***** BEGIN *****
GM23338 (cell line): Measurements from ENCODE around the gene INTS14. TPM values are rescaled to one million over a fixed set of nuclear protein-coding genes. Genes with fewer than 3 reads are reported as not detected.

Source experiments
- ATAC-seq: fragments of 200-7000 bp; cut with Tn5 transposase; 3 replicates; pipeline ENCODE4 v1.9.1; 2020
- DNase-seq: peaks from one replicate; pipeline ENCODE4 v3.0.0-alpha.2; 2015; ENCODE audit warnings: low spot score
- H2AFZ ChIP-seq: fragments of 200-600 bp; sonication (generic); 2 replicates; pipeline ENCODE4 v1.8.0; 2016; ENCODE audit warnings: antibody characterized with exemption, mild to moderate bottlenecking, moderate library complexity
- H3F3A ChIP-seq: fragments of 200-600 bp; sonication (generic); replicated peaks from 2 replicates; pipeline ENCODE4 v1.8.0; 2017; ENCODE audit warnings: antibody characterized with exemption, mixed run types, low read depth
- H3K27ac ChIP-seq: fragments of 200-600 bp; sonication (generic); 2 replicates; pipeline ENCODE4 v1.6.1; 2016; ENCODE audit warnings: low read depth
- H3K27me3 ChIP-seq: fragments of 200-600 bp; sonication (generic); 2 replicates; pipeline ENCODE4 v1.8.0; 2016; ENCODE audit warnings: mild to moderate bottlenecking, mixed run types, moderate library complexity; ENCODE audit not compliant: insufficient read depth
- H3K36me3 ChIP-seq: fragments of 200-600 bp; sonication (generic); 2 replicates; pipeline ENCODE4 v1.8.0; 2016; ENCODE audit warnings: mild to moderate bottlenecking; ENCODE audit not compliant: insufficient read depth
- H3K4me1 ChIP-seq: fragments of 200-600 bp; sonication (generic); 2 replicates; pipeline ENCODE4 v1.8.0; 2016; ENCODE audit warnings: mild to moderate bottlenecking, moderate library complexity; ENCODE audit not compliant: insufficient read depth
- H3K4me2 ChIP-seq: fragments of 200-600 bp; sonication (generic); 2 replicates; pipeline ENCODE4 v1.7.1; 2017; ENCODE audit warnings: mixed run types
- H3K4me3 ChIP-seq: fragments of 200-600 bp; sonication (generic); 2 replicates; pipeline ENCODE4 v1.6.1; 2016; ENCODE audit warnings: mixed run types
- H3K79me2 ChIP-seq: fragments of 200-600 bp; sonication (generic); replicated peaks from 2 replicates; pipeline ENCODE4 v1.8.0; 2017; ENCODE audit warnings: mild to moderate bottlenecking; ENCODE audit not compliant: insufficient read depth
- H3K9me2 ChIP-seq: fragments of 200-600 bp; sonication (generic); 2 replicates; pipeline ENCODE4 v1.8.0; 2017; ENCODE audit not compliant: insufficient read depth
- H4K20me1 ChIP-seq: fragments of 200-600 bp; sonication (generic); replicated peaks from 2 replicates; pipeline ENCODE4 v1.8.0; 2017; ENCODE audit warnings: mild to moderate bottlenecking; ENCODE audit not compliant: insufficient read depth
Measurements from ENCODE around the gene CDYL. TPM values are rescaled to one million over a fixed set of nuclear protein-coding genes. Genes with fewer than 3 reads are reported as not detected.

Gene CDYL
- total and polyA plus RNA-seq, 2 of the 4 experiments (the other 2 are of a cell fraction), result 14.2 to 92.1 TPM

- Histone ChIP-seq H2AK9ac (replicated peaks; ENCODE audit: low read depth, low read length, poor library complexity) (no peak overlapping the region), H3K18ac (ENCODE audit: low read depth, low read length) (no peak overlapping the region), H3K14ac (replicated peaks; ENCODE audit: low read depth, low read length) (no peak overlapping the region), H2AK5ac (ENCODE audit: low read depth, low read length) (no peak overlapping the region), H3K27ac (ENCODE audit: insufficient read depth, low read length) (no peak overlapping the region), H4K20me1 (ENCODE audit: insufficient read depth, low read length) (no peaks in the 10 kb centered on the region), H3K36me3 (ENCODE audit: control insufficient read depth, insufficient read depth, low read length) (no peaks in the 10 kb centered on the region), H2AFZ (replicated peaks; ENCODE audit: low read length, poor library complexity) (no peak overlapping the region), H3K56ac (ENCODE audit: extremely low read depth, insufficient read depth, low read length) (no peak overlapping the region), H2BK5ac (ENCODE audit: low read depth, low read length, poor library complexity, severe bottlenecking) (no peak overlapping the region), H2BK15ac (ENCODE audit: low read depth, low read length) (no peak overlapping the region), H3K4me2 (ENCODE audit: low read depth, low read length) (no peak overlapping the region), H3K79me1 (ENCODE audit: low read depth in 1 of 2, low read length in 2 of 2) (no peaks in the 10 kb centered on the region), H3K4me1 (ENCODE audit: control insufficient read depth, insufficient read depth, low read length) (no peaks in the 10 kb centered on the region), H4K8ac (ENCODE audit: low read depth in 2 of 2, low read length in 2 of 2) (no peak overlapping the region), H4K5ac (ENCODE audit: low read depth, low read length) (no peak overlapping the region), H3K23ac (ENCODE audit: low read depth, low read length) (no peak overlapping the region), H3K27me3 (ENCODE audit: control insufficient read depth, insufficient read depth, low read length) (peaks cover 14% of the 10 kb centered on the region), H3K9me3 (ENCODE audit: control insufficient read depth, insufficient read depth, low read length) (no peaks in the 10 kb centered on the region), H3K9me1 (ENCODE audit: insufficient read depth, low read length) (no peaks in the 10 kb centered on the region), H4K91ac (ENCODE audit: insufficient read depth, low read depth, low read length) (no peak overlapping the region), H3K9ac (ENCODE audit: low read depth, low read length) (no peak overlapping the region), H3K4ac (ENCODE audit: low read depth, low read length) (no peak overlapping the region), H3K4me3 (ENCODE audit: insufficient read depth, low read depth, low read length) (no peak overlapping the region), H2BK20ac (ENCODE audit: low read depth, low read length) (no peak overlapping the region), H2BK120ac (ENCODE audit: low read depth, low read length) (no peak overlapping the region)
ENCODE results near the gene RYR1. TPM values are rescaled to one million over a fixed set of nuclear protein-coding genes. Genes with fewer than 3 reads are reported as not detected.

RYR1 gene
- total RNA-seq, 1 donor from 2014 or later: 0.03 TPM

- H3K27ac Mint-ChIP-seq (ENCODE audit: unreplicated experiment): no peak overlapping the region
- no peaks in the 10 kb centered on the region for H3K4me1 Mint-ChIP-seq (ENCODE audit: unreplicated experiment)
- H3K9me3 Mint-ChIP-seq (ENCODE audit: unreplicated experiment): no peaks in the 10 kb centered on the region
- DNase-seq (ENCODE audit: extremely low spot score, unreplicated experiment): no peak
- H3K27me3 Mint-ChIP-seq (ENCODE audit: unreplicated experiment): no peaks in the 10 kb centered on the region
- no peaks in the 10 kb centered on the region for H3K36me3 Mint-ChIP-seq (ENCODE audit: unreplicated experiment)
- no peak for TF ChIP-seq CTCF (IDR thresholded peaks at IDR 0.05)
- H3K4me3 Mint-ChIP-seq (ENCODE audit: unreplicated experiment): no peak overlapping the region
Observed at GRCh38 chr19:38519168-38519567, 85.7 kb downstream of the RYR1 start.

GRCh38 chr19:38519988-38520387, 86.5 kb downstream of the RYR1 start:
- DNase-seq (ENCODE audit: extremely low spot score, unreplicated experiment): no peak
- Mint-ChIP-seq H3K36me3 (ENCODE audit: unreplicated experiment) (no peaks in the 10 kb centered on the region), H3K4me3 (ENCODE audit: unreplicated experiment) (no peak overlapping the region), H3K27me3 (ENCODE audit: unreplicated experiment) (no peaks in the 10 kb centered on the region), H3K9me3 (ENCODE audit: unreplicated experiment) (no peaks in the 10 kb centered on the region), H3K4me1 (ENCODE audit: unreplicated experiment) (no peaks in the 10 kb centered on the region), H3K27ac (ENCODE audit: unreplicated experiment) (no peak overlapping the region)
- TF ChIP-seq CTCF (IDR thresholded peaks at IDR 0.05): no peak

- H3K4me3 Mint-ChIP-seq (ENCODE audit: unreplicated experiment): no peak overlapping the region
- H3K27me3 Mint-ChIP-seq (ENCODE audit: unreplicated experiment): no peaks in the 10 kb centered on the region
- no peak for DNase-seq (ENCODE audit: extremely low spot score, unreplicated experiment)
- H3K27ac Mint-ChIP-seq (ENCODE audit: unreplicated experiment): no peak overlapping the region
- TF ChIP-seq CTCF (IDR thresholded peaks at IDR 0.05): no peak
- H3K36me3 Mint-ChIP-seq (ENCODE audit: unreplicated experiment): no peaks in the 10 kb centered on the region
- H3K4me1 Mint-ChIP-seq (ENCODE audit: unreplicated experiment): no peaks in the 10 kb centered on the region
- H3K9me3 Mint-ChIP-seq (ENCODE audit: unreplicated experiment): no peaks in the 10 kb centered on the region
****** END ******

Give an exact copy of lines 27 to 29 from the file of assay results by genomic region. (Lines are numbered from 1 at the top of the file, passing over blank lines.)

- H3K27me3 Mint-ChIP-seq (ENCODE audit: unreplicated experiment): no peaks in the 10 kb centered on the region
- no peaks in the 10 kb centered on the region for H3K36me3 Mint-ChIP-seq (ENCODE audit: unreplicated experiment)
- no peak for TF ChIP-seq CTCF (IDR thresholded peaks at IDR 0.05)